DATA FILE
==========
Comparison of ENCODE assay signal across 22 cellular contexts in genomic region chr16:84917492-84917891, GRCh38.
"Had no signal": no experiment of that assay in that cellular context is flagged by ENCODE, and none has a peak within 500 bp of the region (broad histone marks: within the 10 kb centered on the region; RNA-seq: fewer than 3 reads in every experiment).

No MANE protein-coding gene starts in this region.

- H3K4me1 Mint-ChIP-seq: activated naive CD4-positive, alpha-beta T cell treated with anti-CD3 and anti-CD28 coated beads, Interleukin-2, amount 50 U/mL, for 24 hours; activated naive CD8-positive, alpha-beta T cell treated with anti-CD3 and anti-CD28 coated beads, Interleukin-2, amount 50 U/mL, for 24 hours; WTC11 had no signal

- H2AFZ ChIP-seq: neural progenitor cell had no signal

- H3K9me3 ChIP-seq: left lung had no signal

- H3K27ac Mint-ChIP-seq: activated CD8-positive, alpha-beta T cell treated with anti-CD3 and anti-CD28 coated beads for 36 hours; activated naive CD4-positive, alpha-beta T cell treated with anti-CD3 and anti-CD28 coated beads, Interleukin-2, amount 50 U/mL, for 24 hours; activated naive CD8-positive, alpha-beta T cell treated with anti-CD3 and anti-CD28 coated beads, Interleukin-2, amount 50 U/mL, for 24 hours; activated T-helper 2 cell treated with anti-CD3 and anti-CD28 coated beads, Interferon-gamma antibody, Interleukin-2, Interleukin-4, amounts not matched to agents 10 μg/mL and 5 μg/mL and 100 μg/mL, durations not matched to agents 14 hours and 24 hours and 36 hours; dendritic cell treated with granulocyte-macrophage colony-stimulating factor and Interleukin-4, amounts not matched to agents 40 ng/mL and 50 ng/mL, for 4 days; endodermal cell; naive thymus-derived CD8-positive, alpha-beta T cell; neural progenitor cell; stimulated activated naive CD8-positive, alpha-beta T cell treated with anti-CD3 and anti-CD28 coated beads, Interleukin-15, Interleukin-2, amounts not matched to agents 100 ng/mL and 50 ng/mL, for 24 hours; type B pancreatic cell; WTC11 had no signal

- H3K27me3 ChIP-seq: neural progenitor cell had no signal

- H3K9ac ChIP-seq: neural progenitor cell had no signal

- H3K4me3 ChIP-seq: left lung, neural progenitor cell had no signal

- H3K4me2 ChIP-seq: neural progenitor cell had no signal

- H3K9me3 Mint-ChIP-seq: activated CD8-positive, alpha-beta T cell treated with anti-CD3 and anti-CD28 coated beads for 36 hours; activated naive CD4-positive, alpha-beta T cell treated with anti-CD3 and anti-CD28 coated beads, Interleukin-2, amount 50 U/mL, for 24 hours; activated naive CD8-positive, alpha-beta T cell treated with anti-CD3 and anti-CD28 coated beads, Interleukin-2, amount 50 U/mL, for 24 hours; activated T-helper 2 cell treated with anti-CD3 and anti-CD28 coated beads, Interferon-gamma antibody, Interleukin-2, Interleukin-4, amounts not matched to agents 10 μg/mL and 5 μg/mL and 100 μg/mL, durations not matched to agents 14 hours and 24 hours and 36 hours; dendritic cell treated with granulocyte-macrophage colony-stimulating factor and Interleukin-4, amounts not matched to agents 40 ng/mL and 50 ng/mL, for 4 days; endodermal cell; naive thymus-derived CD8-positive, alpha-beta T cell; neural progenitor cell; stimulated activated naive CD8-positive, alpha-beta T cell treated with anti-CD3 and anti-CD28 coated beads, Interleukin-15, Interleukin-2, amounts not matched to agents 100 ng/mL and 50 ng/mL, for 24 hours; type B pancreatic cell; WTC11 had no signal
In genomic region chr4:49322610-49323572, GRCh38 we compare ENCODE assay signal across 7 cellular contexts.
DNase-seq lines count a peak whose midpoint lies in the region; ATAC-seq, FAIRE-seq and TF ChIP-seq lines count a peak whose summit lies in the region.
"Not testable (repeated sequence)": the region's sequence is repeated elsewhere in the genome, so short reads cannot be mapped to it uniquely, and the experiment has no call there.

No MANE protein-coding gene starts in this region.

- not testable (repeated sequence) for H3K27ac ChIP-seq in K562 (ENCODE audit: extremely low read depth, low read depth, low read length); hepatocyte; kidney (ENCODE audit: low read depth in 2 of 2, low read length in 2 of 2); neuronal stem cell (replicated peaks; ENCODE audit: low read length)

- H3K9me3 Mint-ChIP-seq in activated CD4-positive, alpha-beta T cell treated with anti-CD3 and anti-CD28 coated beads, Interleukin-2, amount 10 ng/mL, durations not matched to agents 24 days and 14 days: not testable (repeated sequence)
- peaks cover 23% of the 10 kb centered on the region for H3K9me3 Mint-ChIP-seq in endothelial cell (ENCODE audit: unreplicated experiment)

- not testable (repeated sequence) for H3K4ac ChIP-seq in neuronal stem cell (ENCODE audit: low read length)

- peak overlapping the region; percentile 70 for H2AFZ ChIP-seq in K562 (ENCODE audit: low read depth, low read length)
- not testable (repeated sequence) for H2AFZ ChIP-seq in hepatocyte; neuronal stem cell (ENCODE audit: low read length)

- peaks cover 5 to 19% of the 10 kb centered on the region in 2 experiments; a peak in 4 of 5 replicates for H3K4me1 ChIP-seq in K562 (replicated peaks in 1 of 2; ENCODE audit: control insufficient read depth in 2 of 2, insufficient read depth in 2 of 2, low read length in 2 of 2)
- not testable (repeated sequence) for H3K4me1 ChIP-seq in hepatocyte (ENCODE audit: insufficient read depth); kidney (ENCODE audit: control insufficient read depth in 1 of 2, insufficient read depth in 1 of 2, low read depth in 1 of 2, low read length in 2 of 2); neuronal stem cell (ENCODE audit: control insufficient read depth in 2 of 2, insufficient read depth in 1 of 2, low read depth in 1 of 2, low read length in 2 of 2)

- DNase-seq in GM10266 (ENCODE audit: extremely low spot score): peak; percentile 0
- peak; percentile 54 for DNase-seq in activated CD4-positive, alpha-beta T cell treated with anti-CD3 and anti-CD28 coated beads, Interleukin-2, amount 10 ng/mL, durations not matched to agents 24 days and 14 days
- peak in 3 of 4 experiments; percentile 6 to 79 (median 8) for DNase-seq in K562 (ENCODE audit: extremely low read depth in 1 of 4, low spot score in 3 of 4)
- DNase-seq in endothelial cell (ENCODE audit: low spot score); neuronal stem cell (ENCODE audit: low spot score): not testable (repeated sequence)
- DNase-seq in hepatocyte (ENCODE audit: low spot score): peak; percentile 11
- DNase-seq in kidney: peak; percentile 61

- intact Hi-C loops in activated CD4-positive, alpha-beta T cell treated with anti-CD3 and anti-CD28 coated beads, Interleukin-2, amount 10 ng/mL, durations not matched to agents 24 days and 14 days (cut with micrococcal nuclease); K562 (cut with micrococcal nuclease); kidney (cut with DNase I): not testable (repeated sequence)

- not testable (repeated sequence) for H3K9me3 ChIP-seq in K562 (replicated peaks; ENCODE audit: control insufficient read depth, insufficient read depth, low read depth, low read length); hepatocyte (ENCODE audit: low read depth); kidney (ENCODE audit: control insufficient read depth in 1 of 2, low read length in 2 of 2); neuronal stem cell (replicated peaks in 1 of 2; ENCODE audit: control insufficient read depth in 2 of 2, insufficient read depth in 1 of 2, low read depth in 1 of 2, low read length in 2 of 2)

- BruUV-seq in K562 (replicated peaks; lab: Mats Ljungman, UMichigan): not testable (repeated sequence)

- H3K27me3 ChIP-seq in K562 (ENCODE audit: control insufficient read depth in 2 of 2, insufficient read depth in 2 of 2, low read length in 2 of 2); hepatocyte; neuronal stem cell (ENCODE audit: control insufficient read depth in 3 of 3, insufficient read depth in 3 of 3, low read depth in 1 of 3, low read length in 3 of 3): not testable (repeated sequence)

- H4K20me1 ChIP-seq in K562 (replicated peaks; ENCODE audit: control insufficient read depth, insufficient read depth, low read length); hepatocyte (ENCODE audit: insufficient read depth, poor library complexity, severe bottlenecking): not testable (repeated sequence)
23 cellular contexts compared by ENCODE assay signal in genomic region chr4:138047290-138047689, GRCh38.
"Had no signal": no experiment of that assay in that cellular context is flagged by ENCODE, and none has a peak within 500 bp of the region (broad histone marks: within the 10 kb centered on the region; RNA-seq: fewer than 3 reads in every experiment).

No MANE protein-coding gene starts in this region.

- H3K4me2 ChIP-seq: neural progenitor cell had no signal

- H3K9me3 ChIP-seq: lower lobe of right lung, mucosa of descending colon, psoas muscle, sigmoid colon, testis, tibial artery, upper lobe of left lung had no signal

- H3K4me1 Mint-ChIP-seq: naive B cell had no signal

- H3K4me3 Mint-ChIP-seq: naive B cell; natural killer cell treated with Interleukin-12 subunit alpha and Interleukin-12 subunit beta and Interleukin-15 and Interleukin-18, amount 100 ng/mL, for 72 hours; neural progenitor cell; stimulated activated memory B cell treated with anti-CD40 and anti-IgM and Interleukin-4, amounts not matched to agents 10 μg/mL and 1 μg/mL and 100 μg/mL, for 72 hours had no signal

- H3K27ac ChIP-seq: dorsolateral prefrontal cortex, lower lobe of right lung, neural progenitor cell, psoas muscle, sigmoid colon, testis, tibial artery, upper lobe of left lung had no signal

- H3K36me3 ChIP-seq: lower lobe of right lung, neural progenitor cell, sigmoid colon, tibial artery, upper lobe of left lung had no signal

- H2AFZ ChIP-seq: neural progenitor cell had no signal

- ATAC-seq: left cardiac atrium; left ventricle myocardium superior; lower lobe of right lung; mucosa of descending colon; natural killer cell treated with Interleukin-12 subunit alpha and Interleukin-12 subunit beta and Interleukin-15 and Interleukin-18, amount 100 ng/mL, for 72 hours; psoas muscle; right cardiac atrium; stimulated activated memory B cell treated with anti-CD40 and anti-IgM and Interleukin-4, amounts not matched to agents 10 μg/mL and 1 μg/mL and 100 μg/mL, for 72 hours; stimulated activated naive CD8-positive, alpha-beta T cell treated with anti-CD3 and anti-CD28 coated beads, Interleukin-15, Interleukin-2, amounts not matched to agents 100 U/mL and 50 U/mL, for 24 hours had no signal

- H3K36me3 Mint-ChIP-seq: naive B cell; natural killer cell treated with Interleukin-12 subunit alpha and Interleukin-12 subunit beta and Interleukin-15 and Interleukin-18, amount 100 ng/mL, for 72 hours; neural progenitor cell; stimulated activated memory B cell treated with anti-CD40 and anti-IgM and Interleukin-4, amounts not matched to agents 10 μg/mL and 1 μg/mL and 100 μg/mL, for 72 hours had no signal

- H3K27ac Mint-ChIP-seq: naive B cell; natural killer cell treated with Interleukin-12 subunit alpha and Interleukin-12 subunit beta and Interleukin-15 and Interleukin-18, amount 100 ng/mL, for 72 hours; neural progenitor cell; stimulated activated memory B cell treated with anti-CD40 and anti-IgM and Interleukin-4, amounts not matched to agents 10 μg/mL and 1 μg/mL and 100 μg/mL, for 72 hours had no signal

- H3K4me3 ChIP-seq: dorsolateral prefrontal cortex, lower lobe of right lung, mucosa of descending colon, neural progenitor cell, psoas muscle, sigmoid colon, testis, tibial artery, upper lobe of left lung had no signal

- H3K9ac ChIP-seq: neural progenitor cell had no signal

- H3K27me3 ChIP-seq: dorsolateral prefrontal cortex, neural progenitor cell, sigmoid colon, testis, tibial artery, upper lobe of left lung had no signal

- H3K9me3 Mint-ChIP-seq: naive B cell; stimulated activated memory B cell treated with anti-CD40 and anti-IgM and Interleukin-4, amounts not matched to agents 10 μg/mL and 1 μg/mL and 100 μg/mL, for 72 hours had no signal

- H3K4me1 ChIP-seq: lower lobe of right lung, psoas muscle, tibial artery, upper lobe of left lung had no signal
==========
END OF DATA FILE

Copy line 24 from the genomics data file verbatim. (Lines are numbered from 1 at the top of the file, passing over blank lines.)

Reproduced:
- not testable (repeated sequence) for H3K4me1 ChIP-seq in hepatocyte (ENCODE audit: insufficient read depth); kidney (ENCODE audit: control insufficient read depth in 1 of 2, insufficient read depth in 1 of 2, low read depth in 1 of 2, low read length in 2 of 2); neuronal stem cell (ENCODE audit: control insufficient read depth in 2 of 2, insufficient read depth in 1 of 2, low read depth in 1 of 2, low read length in 2 of 2)